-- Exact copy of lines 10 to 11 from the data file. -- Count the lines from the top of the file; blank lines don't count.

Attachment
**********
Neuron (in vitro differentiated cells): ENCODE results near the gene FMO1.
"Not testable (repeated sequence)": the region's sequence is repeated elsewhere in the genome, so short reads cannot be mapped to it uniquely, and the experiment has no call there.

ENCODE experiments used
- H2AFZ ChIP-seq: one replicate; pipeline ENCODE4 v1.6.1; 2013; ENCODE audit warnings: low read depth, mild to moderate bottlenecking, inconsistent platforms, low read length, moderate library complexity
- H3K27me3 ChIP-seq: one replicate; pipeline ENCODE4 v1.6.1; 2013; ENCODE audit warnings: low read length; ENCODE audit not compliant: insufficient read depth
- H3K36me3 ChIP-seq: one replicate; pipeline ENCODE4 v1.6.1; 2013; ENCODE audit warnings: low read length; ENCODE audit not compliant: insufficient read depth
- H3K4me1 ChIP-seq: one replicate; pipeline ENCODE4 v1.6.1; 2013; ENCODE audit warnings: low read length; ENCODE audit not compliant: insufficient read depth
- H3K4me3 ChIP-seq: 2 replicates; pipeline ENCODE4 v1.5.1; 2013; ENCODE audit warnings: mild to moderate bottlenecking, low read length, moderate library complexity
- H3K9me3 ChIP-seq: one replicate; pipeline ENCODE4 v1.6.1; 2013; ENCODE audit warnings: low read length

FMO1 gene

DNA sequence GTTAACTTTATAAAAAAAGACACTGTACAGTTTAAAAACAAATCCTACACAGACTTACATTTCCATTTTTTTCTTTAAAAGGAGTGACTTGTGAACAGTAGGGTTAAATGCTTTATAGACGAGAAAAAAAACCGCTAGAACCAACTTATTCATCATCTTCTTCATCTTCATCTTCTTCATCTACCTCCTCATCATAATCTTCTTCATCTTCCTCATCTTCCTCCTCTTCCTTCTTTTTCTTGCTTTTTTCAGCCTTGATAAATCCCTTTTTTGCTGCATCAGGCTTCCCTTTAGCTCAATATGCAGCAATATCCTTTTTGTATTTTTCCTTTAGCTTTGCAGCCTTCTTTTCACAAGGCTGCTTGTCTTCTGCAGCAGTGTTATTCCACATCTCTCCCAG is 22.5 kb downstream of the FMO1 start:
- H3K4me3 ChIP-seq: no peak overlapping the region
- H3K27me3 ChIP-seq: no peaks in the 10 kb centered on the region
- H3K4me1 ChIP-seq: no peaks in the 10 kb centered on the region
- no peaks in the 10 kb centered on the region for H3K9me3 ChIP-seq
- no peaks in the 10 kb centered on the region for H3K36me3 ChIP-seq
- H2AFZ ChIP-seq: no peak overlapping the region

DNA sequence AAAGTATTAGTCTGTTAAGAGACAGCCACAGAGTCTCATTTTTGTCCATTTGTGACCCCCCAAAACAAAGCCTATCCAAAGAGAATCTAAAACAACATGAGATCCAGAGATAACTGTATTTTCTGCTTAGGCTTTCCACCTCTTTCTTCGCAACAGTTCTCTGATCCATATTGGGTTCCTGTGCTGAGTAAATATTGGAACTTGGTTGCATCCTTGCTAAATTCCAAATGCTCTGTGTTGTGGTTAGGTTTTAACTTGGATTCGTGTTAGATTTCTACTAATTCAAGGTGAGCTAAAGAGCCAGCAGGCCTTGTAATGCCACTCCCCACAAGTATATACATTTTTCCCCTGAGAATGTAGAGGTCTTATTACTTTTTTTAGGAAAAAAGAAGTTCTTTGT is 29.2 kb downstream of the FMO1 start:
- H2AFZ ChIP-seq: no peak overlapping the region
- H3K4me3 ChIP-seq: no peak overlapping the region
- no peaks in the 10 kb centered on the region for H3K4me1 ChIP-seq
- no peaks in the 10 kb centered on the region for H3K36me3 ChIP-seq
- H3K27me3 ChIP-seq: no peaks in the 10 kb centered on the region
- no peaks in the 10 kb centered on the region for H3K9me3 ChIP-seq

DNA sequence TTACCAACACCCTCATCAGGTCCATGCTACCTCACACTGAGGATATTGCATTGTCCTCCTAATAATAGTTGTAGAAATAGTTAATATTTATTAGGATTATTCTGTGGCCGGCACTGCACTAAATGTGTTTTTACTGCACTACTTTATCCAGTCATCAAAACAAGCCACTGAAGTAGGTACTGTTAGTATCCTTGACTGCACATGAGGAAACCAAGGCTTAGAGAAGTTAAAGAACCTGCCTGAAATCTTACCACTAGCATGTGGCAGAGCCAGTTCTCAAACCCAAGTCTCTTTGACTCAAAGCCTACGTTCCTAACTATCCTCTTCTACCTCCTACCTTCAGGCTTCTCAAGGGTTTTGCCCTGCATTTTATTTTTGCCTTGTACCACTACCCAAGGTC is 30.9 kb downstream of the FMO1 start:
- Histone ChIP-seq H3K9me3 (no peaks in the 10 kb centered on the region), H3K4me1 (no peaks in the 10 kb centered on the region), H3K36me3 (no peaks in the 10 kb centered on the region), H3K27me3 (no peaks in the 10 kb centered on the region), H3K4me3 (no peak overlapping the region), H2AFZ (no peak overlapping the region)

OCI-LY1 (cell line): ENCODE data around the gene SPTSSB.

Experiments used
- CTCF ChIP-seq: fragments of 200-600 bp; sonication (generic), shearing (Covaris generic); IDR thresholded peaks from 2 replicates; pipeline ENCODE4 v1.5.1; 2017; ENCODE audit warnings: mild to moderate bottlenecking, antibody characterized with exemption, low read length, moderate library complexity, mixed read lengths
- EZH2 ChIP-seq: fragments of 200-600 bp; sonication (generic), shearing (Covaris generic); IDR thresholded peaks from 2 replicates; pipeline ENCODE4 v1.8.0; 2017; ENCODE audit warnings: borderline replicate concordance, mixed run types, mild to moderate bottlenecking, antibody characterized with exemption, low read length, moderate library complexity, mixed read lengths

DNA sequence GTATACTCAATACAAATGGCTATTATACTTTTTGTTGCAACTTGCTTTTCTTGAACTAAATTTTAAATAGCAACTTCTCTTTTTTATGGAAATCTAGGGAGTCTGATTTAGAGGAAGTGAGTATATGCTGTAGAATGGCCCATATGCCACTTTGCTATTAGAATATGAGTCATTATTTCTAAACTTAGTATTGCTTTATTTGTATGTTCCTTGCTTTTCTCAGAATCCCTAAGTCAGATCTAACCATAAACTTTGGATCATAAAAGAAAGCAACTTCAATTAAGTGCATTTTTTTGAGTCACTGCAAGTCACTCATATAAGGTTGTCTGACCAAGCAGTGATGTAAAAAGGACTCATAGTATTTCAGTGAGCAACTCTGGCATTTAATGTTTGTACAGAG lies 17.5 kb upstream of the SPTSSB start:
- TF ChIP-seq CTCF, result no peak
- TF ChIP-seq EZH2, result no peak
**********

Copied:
FMO1 gene

DNA sequence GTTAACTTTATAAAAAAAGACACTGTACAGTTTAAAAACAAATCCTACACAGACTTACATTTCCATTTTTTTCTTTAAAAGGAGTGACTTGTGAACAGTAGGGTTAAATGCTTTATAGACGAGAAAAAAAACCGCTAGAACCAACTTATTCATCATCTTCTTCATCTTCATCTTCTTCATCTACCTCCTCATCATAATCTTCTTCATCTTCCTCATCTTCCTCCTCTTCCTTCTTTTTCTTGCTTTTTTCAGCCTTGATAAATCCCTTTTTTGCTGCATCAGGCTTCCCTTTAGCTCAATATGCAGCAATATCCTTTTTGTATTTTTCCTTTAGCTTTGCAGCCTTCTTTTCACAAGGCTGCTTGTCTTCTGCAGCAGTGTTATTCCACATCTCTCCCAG is 22.5 kb downstream of the FMO1 start: